Brian's bow is now getting smooth and supple, it's back to 50# at 30" now, I've been straightening up the edges, slimming the tips and taking a tad off the last 1/3 which is now beginning to bend nicely. At one point I thought I'd over done it and made the lower limb whip ended, but a few strokes of a medium rasp at mid limb and a bit off the upper limb had it back to looking great and had given me another inch of draw length. Teasing back these last few inches can be tricky when striving for the perfect curve. It's easy to take too much off at the tips as a few strokes of the rasp is insignificant at the fat end of the limb, it is rather a lot when you are down to less than 15mm thick at the tip.
I've been going over the limbs with a cabinet scraper and 120 grit wet & dry paper removing all the tool marks and it's looking rather pretty.
I couldn't resist giving it a first wipe over with Danish Oil, wow, the colour of the grain shone out and the heart/sap wood suddenly looked like caramel and cream. You can see the difference from the previous post, of course, this isn't the fianal finish, it's just a first wipe to show up any marks I've missed.
Spot the slpice in the lower left pic, you can also see the reddish blush from the remains of a knot.
I'm making up some full length arrows so I can shoot it at the club tomorrow. It's already had about a dozen or so of my 28" arrows and shoots fast and true even with my tillering string with it's metal toggle in place!
Must press on and make a string too.
Once it's had a few more arrows through it I'll make any final adjustments and think about horn nocks, grip and arrow plate.
I've made a string and checked the draw weight and length, it's about 50# @31" difficult to read it accurately .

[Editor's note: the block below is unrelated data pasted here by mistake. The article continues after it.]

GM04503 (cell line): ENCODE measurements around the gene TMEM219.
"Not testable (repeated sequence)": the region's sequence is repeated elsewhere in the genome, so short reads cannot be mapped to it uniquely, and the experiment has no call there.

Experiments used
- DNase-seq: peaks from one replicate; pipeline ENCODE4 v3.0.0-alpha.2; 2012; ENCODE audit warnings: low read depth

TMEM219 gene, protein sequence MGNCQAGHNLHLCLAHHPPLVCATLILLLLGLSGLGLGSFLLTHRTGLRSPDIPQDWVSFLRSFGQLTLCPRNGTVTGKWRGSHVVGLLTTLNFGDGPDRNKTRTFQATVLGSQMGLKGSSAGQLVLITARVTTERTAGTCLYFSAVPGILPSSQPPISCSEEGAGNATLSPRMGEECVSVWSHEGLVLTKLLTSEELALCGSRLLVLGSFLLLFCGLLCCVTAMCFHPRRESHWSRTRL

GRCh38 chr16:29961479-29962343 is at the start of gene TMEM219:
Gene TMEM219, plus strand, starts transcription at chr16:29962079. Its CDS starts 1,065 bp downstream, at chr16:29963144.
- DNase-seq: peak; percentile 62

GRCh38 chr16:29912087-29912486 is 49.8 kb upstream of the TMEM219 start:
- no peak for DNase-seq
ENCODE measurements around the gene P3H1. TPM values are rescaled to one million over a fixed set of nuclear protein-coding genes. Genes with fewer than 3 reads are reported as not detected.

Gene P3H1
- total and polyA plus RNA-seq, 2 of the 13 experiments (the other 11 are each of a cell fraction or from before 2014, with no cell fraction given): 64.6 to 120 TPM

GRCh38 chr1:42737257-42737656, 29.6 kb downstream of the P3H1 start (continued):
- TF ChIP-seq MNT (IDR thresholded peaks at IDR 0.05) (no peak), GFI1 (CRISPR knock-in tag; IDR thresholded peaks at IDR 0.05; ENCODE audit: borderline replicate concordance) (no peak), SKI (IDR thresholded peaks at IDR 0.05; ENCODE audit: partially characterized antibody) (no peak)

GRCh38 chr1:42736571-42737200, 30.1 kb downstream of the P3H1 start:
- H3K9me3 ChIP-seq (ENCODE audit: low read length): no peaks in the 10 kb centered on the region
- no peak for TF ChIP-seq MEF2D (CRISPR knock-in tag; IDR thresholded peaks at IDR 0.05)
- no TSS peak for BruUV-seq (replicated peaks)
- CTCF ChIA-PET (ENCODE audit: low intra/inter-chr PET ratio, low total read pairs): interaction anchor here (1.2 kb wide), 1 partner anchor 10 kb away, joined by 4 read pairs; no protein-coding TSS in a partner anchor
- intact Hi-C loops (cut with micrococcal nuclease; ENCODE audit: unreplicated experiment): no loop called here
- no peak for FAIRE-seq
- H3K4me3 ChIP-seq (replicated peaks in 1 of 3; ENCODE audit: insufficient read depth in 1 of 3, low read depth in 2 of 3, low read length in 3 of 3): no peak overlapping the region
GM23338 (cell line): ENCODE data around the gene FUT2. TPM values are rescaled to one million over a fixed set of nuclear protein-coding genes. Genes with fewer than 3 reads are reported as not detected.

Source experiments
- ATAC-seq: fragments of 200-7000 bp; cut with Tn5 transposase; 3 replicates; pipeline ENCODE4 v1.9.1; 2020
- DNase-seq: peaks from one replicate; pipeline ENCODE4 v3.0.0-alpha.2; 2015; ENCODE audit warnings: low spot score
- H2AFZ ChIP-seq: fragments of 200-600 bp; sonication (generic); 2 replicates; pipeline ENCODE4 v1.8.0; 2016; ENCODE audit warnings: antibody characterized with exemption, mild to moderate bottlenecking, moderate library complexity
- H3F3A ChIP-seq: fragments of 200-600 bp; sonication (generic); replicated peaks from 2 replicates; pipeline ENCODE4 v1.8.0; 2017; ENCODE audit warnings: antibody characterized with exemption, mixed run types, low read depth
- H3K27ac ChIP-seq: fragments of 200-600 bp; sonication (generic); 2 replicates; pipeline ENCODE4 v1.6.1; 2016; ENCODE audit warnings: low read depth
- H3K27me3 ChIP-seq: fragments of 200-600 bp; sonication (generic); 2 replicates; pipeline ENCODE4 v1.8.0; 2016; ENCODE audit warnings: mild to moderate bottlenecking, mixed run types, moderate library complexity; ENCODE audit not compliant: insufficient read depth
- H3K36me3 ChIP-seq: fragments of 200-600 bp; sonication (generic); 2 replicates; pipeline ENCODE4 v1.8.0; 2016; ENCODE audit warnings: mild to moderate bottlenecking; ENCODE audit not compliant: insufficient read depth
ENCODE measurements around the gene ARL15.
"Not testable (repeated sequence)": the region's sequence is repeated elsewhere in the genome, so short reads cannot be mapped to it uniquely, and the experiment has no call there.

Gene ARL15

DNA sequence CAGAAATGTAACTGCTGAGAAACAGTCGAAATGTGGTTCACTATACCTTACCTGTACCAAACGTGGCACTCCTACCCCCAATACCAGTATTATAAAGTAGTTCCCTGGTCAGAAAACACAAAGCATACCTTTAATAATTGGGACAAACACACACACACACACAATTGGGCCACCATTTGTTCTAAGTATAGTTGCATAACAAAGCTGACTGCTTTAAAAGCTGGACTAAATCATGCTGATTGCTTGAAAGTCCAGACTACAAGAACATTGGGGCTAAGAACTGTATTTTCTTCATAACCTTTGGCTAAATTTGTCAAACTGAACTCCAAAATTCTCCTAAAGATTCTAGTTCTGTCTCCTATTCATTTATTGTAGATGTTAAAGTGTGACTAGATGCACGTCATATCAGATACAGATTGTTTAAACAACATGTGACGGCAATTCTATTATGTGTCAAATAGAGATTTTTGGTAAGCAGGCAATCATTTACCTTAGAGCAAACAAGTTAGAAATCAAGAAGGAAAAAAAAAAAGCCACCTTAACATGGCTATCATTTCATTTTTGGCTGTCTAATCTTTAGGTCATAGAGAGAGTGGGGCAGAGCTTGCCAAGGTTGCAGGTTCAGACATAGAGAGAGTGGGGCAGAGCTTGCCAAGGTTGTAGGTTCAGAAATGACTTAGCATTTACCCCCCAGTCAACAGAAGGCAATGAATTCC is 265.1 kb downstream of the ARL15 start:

It was looking a bit whip ended on the lower limb so I carefully checked the bow was supported at the centre and the string was being drawn one inch above that (in line with the arrow pass). I reversed the bow and took and it looked much better. The pictures illustrate the surprising amount of difference and I've added ellipses in 'paint' to help show it up. I shall probably keep the upper and lower limbs as they are in the better view, it would seem daft to insist on trying to adjust the tiller to conform to my previous arbitary choice of upper and lower limb.
Maybe I've just got 'tillering fatigue' but the pic on the right looks much better to me. I'd welcome any comments on this.
Effectively all that is changing in the two pics is the point on the string where it is being drawn, which is about 2" different in the two pics. This is enough to make the bow bend slightly differently. This is why the technique called string walking is a nasty thing to do on a self wood bow.
As an example of string walking:-
At very short range you could maintain your usual anchor point but draw the string from a point 2 or 3" below where the arrow is nocked, thus that the back of the arrow is aligned with your eye, and yet you have your usual anchor... great for easy aiming, not so good for the health of the bow if its made of wood.